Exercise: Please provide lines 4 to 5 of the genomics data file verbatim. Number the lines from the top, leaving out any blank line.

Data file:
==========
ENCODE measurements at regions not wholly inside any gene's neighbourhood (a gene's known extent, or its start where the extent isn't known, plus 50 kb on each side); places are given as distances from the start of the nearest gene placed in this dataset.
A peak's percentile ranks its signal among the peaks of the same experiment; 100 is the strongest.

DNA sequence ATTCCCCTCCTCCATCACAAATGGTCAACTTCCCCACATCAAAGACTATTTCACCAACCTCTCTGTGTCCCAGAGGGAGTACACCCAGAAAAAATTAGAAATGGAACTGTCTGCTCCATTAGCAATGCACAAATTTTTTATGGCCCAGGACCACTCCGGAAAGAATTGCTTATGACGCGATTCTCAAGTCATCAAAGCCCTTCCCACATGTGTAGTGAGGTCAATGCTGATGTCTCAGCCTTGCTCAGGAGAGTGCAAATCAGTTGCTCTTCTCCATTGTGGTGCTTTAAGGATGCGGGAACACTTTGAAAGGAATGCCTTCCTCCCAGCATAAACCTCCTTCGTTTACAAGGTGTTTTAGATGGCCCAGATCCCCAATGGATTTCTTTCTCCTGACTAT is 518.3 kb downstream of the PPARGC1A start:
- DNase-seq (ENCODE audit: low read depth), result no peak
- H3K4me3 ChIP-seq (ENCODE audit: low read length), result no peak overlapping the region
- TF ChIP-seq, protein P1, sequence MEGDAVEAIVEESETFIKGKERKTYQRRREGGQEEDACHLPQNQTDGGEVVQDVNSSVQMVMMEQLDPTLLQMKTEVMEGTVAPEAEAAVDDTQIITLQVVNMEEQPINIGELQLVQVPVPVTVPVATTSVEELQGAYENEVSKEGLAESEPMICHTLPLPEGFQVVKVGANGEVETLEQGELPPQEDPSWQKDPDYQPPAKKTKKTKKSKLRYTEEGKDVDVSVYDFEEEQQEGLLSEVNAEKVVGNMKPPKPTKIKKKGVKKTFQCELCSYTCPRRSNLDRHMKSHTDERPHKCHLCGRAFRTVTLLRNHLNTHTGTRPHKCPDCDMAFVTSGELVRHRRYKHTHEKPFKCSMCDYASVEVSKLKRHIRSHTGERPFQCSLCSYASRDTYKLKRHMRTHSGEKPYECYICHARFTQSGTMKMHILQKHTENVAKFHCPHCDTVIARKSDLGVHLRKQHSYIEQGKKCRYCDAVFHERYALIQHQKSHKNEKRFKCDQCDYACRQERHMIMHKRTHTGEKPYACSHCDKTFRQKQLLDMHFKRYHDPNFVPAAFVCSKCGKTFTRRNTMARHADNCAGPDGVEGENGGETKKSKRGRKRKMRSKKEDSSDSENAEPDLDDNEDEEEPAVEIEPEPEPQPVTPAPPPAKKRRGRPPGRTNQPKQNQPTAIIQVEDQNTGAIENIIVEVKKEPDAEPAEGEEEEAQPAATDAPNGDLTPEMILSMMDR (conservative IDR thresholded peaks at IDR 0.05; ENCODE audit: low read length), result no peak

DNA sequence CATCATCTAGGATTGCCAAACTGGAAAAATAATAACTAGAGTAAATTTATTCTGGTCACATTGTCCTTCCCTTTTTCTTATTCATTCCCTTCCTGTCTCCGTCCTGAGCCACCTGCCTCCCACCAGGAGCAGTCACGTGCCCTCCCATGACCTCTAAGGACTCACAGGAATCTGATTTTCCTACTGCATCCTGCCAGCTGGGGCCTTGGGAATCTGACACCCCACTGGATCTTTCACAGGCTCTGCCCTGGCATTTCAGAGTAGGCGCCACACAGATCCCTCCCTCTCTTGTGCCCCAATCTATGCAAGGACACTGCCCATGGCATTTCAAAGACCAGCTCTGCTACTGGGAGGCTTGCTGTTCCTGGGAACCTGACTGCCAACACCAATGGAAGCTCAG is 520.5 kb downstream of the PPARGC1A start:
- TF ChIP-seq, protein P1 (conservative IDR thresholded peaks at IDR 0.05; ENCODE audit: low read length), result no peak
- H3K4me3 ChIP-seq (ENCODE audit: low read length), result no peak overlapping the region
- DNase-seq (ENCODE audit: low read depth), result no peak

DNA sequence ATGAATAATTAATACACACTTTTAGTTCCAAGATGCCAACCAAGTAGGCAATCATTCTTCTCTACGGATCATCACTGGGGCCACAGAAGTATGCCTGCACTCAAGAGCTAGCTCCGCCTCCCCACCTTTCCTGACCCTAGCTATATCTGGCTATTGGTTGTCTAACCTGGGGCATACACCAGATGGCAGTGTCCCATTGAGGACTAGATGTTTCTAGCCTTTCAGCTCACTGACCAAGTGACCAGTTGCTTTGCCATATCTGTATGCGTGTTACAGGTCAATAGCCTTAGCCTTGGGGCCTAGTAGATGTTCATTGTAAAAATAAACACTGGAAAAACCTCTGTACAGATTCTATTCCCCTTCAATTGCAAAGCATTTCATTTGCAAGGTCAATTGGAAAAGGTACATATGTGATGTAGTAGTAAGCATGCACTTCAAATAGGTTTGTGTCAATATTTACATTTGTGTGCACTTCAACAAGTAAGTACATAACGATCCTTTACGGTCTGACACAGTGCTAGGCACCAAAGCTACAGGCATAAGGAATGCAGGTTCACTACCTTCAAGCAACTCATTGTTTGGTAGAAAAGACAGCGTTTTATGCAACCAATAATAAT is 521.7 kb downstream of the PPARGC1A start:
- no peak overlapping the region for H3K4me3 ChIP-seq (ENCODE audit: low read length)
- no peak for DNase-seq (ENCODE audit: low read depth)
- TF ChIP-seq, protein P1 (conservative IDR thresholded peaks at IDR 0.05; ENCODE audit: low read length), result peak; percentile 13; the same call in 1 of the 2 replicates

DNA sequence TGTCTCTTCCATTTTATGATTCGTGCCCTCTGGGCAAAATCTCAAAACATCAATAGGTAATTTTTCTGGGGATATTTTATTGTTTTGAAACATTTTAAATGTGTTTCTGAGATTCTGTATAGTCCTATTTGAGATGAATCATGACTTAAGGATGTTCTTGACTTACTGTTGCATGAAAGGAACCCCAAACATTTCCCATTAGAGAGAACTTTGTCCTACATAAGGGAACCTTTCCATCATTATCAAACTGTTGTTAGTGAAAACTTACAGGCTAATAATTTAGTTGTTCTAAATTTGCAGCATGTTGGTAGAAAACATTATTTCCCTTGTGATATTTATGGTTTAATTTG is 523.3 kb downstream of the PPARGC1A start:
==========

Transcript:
- DNase-seq (ENCODE audit: low read depth), result no peak
- H3K4me3 ChIP-seq (ENCODE audit: low read length), result no peak overlapping the region